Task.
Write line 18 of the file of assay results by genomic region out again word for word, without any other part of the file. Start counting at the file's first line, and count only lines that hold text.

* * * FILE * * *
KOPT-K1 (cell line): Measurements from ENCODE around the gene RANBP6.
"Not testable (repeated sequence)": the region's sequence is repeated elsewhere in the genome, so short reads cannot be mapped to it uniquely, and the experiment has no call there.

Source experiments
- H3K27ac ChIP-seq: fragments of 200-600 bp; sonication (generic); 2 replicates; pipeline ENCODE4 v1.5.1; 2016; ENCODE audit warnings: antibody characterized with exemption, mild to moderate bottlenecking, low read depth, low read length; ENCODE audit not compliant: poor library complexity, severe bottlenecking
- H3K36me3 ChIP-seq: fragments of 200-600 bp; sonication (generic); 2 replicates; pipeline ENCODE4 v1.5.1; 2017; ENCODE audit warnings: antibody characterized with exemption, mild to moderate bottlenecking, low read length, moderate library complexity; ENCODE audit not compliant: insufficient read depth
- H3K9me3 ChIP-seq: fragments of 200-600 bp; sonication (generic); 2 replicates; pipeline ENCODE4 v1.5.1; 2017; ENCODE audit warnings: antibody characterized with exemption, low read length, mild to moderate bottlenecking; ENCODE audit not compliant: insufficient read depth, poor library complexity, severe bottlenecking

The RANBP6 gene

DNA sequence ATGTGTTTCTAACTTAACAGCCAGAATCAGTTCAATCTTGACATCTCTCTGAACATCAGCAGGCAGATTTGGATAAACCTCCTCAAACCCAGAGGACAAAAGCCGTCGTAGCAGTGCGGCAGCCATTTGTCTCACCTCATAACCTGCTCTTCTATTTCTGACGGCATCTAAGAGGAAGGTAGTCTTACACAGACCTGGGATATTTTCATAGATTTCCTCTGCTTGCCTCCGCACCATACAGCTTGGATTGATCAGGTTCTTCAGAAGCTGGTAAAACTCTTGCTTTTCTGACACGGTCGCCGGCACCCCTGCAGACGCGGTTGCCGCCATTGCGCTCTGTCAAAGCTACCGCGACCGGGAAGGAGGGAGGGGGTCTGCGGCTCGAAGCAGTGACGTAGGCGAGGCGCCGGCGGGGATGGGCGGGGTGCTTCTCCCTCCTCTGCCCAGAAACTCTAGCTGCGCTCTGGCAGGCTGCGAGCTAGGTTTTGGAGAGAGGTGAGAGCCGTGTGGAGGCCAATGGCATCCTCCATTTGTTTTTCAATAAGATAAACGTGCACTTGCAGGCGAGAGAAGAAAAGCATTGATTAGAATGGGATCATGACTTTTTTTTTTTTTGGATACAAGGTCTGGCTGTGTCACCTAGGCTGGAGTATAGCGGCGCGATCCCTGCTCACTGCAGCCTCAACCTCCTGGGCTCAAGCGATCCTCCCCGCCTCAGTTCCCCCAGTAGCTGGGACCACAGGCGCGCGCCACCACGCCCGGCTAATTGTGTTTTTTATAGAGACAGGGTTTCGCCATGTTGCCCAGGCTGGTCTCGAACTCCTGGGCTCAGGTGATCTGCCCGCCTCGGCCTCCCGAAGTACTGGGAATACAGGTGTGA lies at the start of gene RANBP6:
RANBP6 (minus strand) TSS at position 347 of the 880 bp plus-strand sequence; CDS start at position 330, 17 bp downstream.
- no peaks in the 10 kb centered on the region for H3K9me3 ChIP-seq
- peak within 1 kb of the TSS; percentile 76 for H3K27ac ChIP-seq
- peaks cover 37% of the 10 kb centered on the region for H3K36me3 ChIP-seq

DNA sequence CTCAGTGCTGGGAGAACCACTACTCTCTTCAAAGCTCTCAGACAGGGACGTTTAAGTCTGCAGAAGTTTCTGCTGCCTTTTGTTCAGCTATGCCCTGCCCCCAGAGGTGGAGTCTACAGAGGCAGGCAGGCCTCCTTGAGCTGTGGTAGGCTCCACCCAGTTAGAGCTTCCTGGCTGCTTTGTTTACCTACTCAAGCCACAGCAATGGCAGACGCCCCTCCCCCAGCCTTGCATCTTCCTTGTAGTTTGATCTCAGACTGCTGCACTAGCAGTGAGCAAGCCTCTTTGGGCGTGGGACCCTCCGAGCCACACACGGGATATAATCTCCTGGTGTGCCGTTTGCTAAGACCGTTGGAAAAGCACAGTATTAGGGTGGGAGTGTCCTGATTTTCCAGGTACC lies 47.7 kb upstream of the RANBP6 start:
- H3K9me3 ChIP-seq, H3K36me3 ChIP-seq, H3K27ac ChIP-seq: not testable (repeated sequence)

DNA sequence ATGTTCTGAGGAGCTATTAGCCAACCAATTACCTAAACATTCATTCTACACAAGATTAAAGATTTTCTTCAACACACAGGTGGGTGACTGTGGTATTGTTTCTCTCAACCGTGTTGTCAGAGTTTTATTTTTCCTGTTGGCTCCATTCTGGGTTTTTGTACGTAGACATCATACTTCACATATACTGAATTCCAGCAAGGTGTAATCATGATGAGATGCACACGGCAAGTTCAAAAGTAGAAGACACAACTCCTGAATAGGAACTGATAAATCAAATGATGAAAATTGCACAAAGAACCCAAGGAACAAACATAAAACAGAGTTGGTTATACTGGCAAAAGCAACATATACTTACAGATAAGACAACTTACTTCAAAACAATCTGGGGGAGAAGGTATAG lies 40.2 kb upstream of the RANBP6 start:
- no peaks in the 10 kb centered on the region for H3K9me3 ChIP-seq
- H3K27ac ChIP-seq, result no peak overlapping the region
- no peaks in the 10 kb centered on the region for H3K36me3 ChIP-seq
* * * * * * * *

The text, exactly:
- no peaks in the 10 kb centered on the region for H3K36me3 ChIP-seq